UNIVERSITY of MINNESOTA EXT.
Recent expansion in the ethanol industry has resulted in larger amounts of corn milling by-products for animal feed. These distillers grains make good animal feed, but sulfur levels must be closely monitored.
The sulfur content of distillers grains may be extremely high and is also quite variable. If animal diets are not monitored closely, high sulfur levels in the diet coupled with high sulfur in the drinking water can hurt animal performance and health.
When formulating rations, the sulfur content of both the feed and water must be considered. To manage the variability of sulfur levels in distillers grains, feedlot managers should establish a safety margin when formulating rations. This allows for a margin of error if the sulfur level of a truckload of distillers grain exceeds what the ethanol plant reported. In addition, proper mixing and good feed bunk management are needed to ensure the feed is uniformly mixed and delivered to cattle.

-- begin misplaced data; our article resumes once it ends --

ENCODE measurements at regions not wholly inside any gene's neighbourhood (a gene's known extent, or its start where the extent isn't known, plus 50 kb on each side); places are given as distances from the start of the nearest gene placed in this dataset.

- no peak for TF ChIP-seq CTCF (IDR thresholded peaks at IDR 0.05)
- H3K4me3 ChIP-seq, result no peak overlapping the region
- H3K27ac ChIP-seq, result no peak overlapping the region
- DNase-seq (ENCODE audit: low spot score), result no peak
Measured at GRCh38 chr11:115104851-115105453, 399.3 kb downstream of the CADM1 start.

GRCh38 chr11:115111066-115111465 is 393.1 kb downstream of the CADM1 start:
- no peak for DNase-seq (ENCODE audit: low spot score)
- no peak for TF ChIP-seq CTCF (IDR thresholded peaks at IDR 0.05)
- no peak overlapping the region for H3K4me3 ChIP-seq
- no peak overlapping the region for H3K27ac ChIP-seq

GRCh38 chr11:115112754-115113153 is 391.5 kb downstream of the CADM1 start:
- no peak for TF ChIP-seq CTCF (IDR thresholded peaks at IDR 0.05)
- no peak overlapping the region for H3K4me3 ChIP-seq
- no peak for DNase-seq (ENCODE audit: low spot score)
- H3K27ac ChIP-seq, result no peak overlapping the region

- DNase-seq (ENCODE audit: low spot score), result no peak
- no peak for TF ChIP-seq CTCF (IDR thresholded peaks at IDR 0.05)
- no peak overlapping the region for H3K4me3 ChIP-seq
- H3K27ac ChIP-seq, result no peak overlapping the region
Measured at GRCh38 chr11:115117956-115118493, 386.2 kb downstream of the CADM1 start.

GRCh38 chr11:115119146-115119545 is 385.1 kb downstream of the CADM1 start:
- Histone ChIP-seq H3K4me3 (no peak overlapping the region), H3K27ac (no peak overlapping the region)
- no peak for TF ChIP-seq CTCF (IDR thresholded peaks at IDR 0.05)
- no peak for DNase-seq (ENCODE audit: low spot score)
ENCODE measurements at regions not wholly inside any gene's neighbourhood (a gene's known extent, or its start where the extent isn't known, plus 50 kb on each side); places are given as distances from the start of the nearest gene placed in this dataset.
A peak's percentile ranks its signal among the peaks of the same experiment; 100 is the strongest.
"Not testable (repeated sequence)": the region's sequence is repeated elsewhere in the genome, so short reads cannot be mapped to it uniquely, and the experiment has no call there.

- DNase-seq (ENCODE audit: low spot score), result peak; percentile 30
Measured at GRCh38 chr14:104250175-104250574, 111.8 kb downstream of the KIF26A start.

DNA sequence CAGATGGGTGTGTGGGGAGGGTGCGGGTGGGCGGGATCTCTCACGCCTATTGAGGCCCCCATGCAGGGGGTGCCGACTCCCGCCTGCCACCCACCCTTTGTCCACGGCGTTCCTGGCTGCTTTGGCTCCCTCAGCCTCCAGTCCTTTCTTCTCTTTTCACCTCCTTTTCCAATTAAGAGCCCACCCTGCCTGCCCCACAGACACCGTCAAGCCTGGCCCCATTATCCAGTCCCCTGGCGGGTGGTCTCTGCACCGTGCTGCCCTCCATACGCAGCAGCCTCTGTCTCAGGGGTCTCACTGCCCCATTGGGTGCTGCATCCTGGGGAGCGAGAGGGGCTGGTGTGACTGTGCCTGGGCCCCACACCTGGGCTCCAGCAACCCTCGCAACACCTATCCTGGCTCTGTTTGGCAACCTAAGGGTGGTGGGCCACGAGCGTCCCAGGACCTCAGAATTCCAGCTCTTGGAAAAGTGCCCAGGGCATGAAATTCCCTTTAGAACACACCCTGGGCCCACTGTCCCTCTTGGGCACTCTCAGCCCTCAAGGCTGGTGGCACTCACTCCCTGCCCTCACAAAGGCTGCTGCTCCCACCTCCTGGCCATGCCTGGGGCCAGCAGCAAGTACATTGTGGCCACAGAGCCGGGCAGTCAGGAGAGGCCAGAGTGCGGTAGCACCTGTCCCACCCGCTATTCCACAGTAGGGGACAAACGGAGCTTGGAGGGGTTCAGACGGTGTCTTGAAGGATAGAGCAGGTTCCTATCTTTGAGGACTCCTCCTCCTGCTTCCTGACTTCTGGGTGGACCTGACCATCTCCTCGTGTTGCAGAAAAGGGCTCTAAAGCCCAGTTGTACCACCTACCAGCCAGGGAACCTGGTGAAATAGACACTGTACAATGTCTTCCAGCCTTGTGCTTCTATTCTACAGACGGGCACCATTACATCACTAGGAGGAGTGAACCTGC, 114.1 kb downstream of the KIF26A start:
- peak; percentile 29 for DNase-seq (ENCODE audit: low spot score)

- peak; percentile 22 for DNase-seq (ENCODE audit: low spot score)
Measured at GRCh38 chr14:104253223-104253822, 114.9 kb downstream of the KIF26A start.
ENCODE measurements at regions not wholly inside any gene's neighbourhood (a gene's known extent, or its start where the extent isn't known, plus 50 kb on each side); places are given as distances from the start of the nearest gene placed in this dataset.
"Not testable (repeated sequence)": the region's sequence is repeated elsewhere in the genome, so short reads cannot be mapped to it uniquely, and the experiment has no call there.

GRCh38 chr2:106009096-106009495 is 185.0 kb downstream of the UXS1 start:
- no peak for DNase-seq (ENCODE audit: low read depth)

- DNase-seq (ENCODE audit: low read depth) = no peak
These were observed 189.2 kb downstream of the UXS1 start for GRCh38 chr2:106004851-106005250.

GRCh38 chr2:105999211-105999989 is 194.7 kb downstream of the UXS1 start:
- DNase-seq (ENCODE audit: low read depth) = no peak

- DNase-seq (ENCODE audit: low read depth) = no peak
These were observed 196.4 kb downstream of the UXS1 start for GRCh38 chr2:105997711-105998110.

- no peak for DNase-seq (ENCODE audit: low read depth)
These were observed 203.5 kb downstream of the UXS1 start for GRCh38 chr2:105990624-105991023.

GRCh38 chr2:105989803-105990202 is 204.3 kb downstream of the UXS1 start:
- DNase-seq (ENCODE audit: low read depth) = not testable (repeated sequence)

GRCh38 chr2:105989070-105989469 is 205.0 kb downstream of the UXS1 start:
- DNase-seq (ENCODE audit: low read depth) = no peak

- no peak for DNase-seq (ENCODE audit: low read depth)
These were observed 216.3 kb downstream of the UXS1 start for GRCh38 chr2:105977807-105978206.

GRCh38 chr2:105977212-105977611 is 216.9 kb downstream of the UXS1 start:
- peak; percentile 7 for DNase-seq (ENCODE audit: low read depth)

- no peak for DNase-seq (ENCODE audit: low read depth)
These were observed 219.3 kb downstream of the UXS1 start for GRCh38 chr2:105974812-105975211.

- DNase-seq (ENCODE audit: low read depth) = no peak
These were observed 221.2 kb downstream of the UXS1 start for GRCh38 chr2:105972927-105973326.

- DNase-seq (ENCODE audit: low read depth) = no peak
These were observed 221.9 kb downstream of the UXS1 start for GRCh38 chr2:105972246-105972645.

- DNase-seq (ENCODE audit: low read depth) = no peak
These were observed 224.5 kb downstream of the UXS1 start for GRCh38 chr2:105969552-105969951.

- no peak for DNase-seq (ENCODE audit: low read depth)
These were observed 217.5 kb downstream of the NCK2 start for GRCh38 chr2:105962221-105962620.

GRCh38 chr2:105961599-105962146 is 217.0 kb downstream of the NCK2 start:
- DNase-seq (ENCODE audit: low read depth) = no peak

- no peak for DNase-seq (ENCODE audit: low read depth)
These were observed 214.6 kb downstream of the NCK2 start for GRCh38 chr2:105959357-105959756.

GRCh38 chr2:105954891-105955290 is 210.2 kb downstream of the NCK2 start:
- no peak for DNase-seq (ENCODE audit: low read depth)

In hot summer months, distillers grain levels may need to be reduced, especially in areas with high sulfur levels in the water.
Unfortunately, high sulfur levels in distillers grains are something we must deal with, and may at times limit its inclusion in cattle rations. Through feed and water sampling, careful ration formulation and good management practices, feedlot producers should be able to take advantage of this valuable feedstuff.
For more details, check the University of Minnesota Extension beef website at www.extension.umn.edu/beef.
(Grant Crawford is an educator specializing in beef with University of Minnesota Extension.)